post-punk gems, v. 31 — The V.I.P.’s

Good morning folks, from radio K-SAT, where we’re celebrating Joe Strummer’s birthday and, fittingly enough, the anniversary of Nat Turner’s 1831 rebellion, which heralded a revolution of a different sort.

This week’s post-punk gem is “Things Aren’t What They Used to be,” by the V.I.P.’s (January 1981). These V.I.P.’s are an elusive bunch, as another band from the UK in the 1960s made tracks under this name, and a well-polished cover band from Jersey also employs this moniker.

The V.I.P.’s released a few tracks on Gem Records, which readers of *Stealing* may recall, had a well-connected distribution service in the US. They not only helped DJs break singles ahead of schedule (much to the chagrin of the domestic label), they also ensured that DJs were in the–ahem–proper mood to keep things in rotation.

I dig the semi-grungy opening bars, and how the uptempo sound yields to clean vocals, gorgeous horn charts, and ebullient harmony vocals. As you might have guessed, these guys toured in support of Secret Affair (check ’em out here) and Madness, respectively, and even got Bob Sargeant–who lent marimba and production savvy to *Special Beat Service*–to produce “Need Somebody to Love.”

“Things,” alas, proved prescient, and it was the band’s last effort.

Do tune in on Sunday for part deux of the feature piece on The Clash in *Punk* from 1979.

Let’s exit, of course, with a  by Mr. Strummer:

White Man in Hammersmith Palais — 35 years ago (!) this week

 Thanks for checking out today’s track on radio K-SAT, and happy father’s day to the male breeders among you. If the options are to age gracefully, or to rage against the fading of the light, I figure you’re probably striking a nice balance between the two, if you’re still reading about punk, post-punk, and assorted effluvia. Either way, time waits for no homo sapien, and it was 35 years ago this week when The Clash, alone at the eye of Hurricane Punk, released “(White Man) in Hammersmith Palais”/”The Prisoner” (17 June 1978). (The single’s wikipedia entry currently notes that it was produced by Sandy Pearlman. If one of you guttersnipes is up for it, please change it to say “Mick Jones (producer) and Simon Humphries (engineer)”–or simply “The Clash,” as noted on the single itself.)

 

Following their eponymous debut LP, upon which they affirmed the pleasures of the pro-cegenation of punk and reggae with their cover of “Police and Thieves,” “White Man” finds Sir Strummer, 25, as a default punk patriarch, sharing the lessons learned from the days of yore (i.e., 1976-1977).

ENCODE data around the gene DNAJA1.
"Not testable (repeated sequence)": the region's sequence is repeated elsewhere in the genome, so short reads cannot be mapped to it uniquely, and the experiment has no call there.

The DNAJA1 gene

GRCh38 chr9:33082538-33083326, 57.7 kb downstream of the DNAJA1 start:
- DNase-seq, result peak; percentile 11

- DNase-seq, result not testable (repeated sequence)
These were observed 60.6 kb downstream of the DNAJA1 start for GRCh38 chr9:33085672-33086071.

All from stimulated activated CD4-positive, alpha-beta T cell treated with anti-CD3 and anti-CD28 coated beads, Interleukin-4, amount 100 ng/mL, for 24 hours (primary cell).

From the opening bars of “ooh-ooh” harmonies to the final self-effacing verse, “White Man” still resonates politically and aesthetically, and it’s no wonder that Strummer included this song on many-a-Mescaleros’ playlists. According to Pat Gilbert (Passion is a Fashion, pp. 371-372) in Strummer’s final live appearance it served as the encore’s coda–and it simply hadn’t been reserved for encores in previous gigs.

“White Man” is often cited as one of The Clash’s best, and today I try to imagine myself as a UK punk encountering “White Man” upon its release. The opening bars are trebly, like all punk circa 1977, but the tempo’s slow, and the melody-and-rhythm’s Caribbean. The “ooh-ooh”s extend the sense of humor from the debut LP, and Jones and Simonon come in strong vocally for  “white youth, black youth” (full lyrics here), in order to hammer the point home. And, by the time Strummer’s singing about my life on the dole, he’s already schooled me on the limits of armed revolution, the tonnage of the British army, and the perils of projecting onto black Britons a more developed revolutionary consciousness. When I hear Strummer snarl, “Punk rockers in the UK,” I get excited, thinking, yes–the reprise of “White Riot”!, only to learn that Strummer figures me-and-my-lot aren’t paying close attention, due in part to our inclination for “fighting”–and male youth is so inclined, because there’s so much at stake, right? But then, in the next line, Strummer suggests that the stakes comprise little more than “a good spot under the lighting.” Oh … ouch. And yes: I suppose the Teds weren’t the real enemy (thank g-d for the reprise on the day of Elvis’s death), and maybe punk masculinity had run amok by 1978, and, well, damn — now what, Joe?